(iii) A candidate shall NOT be permitted to sit an examination unless he/she has attended prescribed courses of study in accordance with the university regulations and to the satisfaction of the departments or programmes concerned, as well as the Faculty.
(iii) Unless otherwise specified, end of semester examinations shall consist of a two-hour paper for each course unit taken in the semester and a fifteen-minute oral examination where applicable.
(iv) An assessment of each candidate’s performance in the course unit taken shall be through the Continuous Assessment Tests (CATs) and end of semester examinations based on percentage grades. CAT assessments shall constitute 30% of the total marks in a given unit and shall consist of an average of at least two (2) assignments while the end of semester examinations shall constitute 70% of the unit examined.
(v) For the courses CKR 101: Basic Korean Language Skills, CKR 104: Listening and Speaking Skills in Korean, CKR 201: Reading Skills in Korean, CKR 204: Phonetics and Korean Phonology, and CKR 409: Interactive Korean, the written paper shall constitute 50% of the marks while the oral exam will account for 20%, thus making a total of 70%.
(vi) Each course unit shall be graded out of 100 marks and the pass mark shall be 40% for each unit. These marks shall be translated into letter grades as follows:
A: 70% – 100%
B: 60% – 69%
C: 50% – 59%
D: 40% – 49%
E: 39 and below (fail)
(vii) A candidate shall be allowed to sit for supplementary examinations for a maximum of six (6) failed units in an academic year.
(viii) A candidate who, upon sitting for four (4) to six (6) supplementary examinations, fails in four or more of the units will be required to repeat the whole academic year.
(ix) A candidate who has seven (7) or more failed units in an academic year shall be discontinued.
(x) A candidate who fails any end-of-semester examination paper at the first attempt shall be allowed three more attempts to sit and pass that paper when a supplementary examination is offered.
(xi) A candidate who fails a paper may, in consultation with the department and with approval by the faculty, substitute that course unit, as long as it is not a core unit, with another of the same level from the same department. This regulation shall apply in Levels III & IV.
(xii) Subject to regulation (x) above
(a) A candidate who has failed in a course unit or units shall not be allowed to proceed to the next level unless he/she has passed the failed units. However, if the failed units happen to be prerequisites for other advanced courses in the same level, the candidate must first pass them before he/she can be allowed to register in the advanced units that require the prerequisites. A supplementary examination shall carry a maximum of 40% of the total marks and coursework marks shall not be considered. When taken as special examination, a unit shall carry a maximum of 100% of the total marks and course work shall be considered.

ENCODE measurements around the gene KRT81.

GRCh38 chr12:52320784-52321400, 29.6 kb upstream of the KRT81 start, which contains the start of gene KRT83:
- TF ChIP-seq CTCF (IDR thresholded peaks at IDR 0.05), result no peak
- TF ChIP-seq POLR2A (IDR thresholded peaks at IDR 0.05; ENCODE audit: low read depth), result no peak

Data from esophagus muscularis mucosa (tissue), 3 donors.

(b) No candidate with failed grade(s) shall be allowed to proceed to the next level unless he/she has successfully taken and passed the supplementary examination(s) in the failed course unit(s).
(c) A candidate shall be allowed to do a maximum of three supplementary examinations in the same course unit.
(d) A candidate who fails in three consecutive supplementary examinations in the same course unit shall be discontinued.
(e) A candidate who fails a special examination can be allowed to take a maximum of three supplementary examinations in the same course unit.
(f) Supplementary/Special Examinations shall be conducted at the end of each academic year.
|Level : 1|
|Course Code||Course Name||Course Hours|
|CKR 101||Basic Korean Language Skills (core)||45 hours||View Description|
Basic Korean Language Skills (core) Description
Basic listening, speaking, reading, and writing skills: Greetings, interpersonal language skills, talking about time, giving directions; introduction to the Korean writing system (Hangeul script): systematic study of Korean orthography (Romanisation); digitalization; differences between the Korean writing system and other writing systems including the Chinese writing system; simplified Chinese characters (Hanja script); Korean sound system; pronouncing Korean letters; basic vocabulary; useful expressions; counting in Korean and Chinese; basic culture; exercises in listening and speaking with native speakers of Korean; exercises in reading and writing.
|CKR 103*||Korean Cultural Heritage Tourism||45 hours||View Description|
Korean Cultural Heritage Tourism Description
Cultural history in Korea: prehistory of Korea, past and contemporary lifestyle in Korea; origins of Korean science and technology; science and culture, cultural innovations, Korean economy and global culture; aspects of Korean culture and heritage: Korean language, etiquette, fashion, cinema, traditional and modern architecture, martial arts, family and society, cuisine, intercultural communication through time; topical issues on Korean culture and heritage: gender, class, changing social values, rural and urban life; external influences on Korean culture heritage: Confucianism and Buddhist influences, the role of the Japanese and Americans, military dictatorships and culture, cultural relations between North and South Korea; Hallyu; education, globalisation and multiculturalism in Korea.
|CKR 201||Reading Skills In Korean (core)||45 hours||View Description|
Reading Skills In Korean (core) Description
Reading skills in Korean: reading drills on Korean letters, phrases and sentences; reading the Hangeul script and Chinese characters used in Korean (Hanja script); reading aloud paragraph-length narratives and short essays; reading short extracts from authentic texts; further cultural and social linguistic knowledge of appropriate behaviour in a Korean-speaking society; exercises in listening and speaking with native speakers of Korean; exercises in reading and writing.
|Course Code||Course Name||Course Hours|
|CKR 102||Introduction To Korean Grammar (core)||45 hours||View Description|